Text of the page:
Small Cars, Big Passion: The NNL West Model Car Convention
Plastic models—for so many of us these miniatures which we assembled on our parents' kitchen tables were the stepping stones to the full-size cars and trucks that we enjoy so much today. If you talk to different auto enthusiasts, you'll find that they look back on model building with fond memories.
But for many people, scale model vehicles are more than just a gateway hobby to real cars. Scale models can be a way of life unto themselves, with a passion that can easily rival that of the "real" automotive hobby.
Whether it’s building or just collecting, the world is filled with model car fanatics and occasionally they get together at events like the NNL Western National Convention, which was held in Santa Clara, California earlier this month.
“NNL West” has been going on since 1985 and is traditionally held on the Saturday before the Super Bowl. Wanting to get glimpse into the current state of the model car world, we took a trip to the San Francisco Bay Area to check it out.
While other hobby shows often include scale military equipment, space ships and aircraft, NNL West is exclusively for cars. And that makes the whole thing feel pretty special.
While the one-day show takes up just one hall at the Santa Clara Convention Center, it packs in a lot to see. Not knowing where to start, we began by checking out the swap meet area, which was an absolute paradise for model builders and collectors.
Whether you were looking for something budget-friendly to get started with, an ultra rare vintage kit or bespoke custom parts for your next build, the NNL West Swap Meet was a dangerous place for one's pocketbook.
Some of the sellers ran full-time businesses dealing both new and old models and parts, while other sellers were simple hobbyists looking to part with old kits they had gathered over the years.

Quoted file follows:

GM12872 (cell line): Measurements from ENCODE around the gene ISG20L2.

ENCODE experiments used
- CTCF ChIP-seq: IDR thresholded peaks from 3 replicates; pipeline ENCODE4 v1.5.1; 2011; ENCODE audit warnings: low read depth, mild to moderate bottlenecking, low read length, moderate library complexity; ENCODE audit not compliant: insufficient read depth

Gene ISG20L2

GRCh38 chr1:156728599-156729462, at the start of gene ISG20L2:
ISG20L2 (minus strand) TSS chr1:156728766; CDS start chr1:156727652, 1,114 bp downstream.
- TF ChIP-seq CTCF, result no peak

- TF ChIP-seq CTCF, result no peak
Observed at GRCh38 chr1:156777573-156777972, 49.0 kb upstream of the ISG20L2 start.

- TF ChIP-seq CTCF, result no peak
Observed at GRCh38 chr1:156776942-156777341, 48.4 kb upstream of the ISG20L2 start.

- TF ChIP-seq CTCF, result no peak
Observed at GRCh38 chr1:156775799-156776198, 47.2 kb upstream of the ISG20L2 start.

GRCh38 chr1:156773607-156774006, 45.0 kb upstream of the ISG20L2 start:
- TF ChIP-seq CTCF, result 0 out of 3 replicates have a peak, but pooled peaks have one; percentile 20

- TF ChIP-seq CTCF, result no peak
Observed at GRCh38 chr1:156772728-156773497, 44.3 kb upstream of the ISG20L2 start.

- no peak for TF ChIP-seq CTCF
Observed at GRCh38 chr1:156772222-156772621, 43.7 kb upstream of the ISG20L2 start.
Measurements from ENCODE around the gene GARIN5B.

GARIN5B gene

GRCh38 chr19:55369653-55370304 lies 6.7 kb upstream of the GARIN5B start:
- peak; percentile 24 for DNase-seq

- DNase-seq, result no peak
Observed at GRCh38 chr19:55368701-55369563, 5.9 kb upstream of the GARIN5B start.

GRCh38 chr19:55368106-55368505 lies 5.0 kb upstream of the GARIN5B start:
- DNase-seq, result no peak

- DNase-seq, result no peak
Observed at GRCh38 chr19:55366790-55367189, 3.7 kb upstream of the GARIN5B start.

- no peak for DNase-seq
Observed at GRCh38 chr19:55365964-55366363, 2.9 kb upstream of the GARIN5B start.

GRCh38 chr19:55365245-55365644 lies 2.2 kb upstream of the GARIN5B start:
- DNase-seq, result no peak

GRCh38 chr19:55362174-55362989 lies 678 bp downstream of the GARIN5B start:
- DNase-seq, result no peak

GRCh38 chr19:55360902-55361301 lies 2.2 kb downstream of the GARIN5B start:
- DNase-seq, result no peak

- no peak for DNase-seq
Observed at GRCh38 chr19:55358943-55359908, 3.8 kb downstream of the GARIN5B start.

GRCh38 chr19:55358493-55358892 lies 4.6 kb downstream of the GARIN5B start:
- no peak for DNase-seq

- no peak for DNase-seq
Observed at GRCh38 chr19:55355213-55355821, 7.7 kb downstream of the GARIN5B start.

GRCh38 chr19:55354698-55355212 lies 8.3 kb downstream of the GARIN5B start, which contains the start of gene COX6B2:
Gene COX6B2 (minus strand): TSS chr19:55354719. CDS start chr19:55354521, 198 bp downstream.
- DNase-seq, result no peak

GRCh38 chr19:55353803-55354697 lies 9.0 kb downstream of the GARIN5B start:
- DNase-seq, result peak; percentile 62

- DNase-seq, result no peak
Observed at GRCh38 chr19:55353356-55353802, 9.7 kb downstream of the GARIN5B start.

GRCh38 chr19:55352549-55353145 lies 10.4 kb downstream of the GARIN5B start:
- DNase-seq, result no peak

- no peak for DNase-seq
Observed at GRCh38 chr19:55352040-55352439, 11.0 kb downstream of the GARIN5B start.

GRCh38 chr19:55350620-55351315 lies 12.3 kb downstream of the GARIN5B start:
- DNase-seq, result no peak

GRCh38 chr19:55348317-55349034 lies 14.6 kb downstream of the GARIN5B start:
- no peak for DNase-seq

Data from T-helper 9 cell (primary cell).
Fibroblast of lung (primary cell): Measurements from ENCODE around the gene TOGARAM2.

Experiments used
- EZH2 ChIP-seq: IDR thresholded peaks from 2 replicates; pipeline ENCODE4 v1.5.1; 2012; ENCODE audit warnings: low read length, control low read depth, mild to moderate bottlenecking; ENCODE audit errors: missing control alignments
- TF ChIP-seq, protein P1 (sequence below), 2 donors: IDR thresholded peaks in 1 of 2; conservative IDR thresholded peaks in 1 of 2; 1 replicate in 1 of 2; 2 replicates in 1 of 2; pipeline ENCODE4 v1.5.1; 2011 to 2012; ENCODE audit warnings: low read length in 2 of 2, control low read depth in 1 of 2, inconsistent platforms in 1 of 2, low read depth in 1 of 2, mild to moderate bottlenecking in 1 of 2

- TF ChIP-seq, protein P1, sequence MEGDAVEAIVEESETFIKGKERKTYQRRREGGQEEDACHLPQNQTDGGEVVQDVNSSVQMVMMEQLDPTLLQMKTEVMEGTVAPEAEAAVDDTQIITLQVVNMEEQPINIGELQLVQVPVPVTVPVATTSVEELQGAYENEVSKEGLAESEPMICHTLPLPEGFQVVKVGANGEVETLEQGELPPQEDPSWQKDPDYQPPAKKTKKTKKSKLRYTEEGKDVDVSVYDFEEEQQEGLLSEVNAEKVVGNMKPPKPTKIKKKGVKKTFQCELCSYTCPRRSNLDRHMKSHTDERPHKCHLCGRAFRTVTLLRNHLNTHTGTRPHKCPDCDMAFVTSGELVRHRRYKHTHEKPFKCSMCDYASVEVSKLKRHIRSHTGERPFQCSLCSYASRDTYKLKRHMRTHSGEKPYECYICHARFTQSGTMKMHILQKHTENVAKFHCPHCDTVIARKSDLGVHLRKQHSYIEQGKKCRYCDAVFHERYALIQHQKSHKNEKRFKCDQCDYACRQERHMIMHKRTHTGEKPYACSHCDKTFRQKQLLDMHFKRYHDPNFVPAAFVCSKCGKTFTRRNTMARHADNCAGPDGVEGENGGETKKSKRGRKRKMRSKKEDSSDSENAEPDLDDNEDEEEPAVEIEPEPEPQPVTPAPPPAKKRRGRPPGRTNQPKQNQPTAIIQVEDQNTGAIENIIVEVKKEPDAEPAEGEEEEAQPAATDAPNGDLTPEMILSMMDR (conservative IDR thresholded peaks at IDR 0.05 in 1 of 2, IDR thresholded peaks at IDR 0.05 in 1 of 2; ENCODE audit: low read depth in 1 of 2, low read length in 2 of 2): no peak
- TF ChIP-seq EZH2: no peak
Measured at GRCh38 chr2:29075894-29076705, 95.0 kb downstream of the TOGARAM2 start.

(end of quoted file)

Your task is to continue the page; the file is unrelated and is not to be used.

Nostalgia is a big part of the model car building experience, and the sellers' tables were filled with some model car kits dating as far back as the 1950s and preserved in brand new condition.
It doesn’t really matter what era you grew up in, chances are you’d find some models you remember from your childhood. I found myself particularly interested in the kits from my youth in the late ‘80s and early ‘90s.
Of course, if you wanted a particularly rare kit, you had to be prepared to pay. Some of the ultra hard to find and highly desirable vintage kits had asking prices of a few hundred dollars each.
But no need to worry if you weren't a big spender. There were also plenty of much more affordable kits, with some selling for as little as five or ten bucks each. Perfect for youngsters looking to get started in the hobby.
Naturally the model car world is just as diverse as the real car world, and you could find something for any sort of taste—whether you were looking for a vintage American hot rod, a lowrider, a tuner car kit from Japan or European racing cars.
But the buying and selling area wasn’t even the main draw of the show. More than half of the building was dedicated to a model car exhibition featuring highly talented builders who gathered from places across the western United States.
There were hundreds of professionally built model cars on display, some right out of the box and others highly customized with scratch-built parts and details you’d need a magnifying glass to truly appreciate. It was incredible.
In fact, the display was so impressive that there was just no way to fit it all into one post. So we’ll be back soon with a whole gallery dedicated just to the amazing scale creations displayed this year. Keep an eye out for that soon.
And in the meantime if you ever have the chance to get out to model car convention like this one, we absolutely recommend it. You might just relight a childhood passion or maybe you’ll discover an entirely new hobby. Either way, you can count on having a great time.